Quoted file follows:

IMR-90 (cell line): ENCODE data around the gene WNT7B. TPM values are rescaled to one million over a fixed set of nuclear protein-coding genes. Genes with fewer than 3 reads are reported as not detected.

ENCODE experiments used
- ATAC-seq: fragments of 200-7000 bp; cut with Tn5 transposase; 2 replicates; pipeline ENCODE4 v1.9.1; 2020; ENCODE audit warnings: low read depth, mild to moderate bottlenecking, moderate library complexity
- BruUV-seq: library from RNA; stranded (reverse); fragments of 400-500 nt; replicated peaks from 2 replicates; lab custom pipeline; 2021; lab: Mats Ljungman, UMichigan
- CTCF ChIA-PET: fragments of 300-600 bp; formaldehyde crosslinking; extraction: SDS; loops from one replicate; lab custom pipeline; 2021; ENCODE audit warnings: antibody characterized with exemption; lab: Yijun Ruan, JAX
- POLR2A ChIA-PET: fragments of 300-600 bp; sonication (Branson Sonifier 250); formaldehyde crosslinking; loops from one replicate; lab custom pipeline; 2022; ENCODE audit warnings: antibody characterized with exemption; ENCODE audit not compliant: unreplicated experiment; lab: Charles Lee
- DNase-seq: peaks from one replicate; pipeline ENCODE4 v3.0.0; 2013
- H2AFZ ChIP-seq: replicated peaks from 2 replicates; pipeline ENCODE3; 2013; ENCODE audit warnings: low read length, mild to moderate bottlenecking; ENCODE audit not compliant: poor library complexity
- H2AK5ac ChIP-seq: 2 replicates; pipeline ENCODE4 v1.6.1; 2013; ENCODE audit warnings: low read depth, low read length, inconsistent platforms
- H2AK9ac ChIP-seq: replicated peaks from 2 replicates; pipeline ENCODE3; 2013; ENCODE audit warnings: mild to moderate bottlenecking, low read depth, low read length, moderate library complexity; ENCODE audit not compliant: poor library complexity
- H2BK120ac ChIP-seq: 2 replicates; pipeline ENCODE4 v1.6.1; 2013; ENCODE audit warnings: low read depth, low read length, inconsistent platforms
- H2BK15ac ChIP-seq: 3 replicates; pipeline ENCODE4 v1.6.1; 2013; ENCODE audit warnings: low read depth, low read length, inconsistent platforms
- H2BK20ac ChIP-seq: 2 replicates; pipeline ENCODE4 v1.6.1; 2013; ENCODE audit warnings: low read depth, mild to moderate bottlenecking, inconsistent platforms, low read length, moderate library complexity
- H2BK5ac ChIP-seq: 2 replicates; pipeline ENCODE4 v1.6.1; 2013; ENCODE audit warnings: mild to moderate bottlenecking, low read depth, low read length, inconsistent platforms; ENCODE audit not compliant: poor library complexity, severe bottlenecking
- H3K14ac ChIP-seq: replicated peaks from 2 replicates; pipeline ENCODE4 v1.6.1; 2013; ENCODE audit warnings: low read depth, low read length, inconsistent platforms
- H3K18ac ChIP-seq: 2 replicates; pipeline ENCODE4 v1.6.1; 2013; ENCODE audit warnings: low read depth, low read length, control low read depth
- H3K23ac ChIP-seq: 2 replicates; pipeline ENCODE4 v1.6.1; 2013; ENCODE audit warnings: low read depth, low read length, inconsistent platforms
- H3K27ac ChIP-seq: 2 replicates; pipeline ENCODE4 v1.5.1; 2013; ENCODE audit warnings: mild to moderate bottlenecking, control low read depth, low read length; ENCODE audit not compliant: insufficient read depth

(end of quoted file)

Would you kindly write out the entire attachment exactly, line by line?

IMR-90 (cell line): ENCODE data around the gene WNT7B. TPM values are rescaled to one million over a fixed set of nuclear protein-coding genes. Genes with fewer than 3 reads are reported as not detected.

ENCODE experiments used
- ATAC-seq: fragments of 200-7000 bp; cut with Tn5 transposase; 2 replicates; pipeline ENCODE4 v1.9.1; 2020; ENCODE audit warnings: low read depth, mild to moderate bottlenecking, moderate library complexity
- BruUV-seq: library from RNA; stranded (reverse); fragments of 400-500 nt; replicated peaks from 2 replicates; lab custom pipeline; 2021; lab: Mats Ljungman, UMichigan
- CTCF ChIA-PET: fragments of 300-600 bp; formaldehyde crosslinking; extraction: SDS; loops from one replicate; lab custom pipeline; 2021; ENCODE audit warnings: antibody characterized with exemption; lab: Yijun Ruan, JAX
- POLR2A ChIA-PET: fragments of 300-600 bp; sonication (Branson Sonifier 250); formaldehyde crosslinking; loops from one replicate; lab custom pipeline; 2022; ENCODE audit warnings: antibody characterized with exemption; ENCODE audit not compliant: unreplicated experiment; lab: Charles Lee
- DNase-seq: peaks from one replicate; pipeline ENCODE4 v3.0.0; 2013
- H2AFZ ChIP-seq: replicated peaks from 2 replicates; pipeline ENCODE3; 2013; ENCODE audit warnings: low read length, mild to moderate bottlenecking; ENCODE audit not compliant: poor library complexity
- H2AK5ac ChIP-seq: 2 replicates; pipeline ENCODE4 v1.6.1; 2013; ENCODE audit warnings: low read depth, low read length, inconsistent platforms
- H2AK9ac ChIP-seq: replicated peaks from 2 replicates; pipeline ENCODE3; 2013; ENCODE audit warnings: mild to moderate bottlenecking, low read depth, low read length, moderate library complexity; ENCODE audit not compliant: poor library complexity
- H2BK120ac ChIP-seq: 2 replicates; pipeline ENCODE4 v1.6.1; 2013; ENCODE audit warnings: low read depth, low read length, inconsistent platforms
- H2BK15ac ChIP-seq: 3 replicates; pipeline ENCODE4 v1.6.1; 2013; ENCODE audit warnings: low read depth, low read length, inconsistent platforms
- H2BK20ac ChIP-seq: 2 replicates; pipeline ENCODE4 v1.6.1; 2013; ENCODE audit warnings: low read depth, mild to moderate bottlenecking, inconsistent platforms, low read length, moderate library complexity
- H2BK5ac ChIP-seq: 2 replicates; pipeline ENCODE4 v1.6.1; 2013; ENCODE audit warnings: mild to moderate bottlenecking, low read depth, low read length, inconsistent platforms; ENCODE audit not compliant: poor library complexity, severe bottlenecking
- H3K14ac ChIP-seq: replicated peaks from 2 replicates; pipeline ENCODE4 v1.6.1; 2013; ENCODE audit warnings: low read depth, low read length, inconsistent platforms
- H3K18ac ChIP-seq: 2 replicates; pipeline ENCODE4 v1.6.1; 2013; ENCODE audit warnings: low read depth, low read length, control low read depth
- H3K23ac ChIP-seq: 2 replicates; pipeline ENCODE4 v1.6.1; 2013; ENCODE audit warnings: low read depth, low read length, inconsistent platforms
- H3K27ac ChIP-seq: 2 replicates; pipeline ENCODE4 v1.5.1; 2013; ENCODE audit warnings: mild to moderate bottlenecking, control low read depth, low read length; ENCODE audit not compliant: insufficient read depth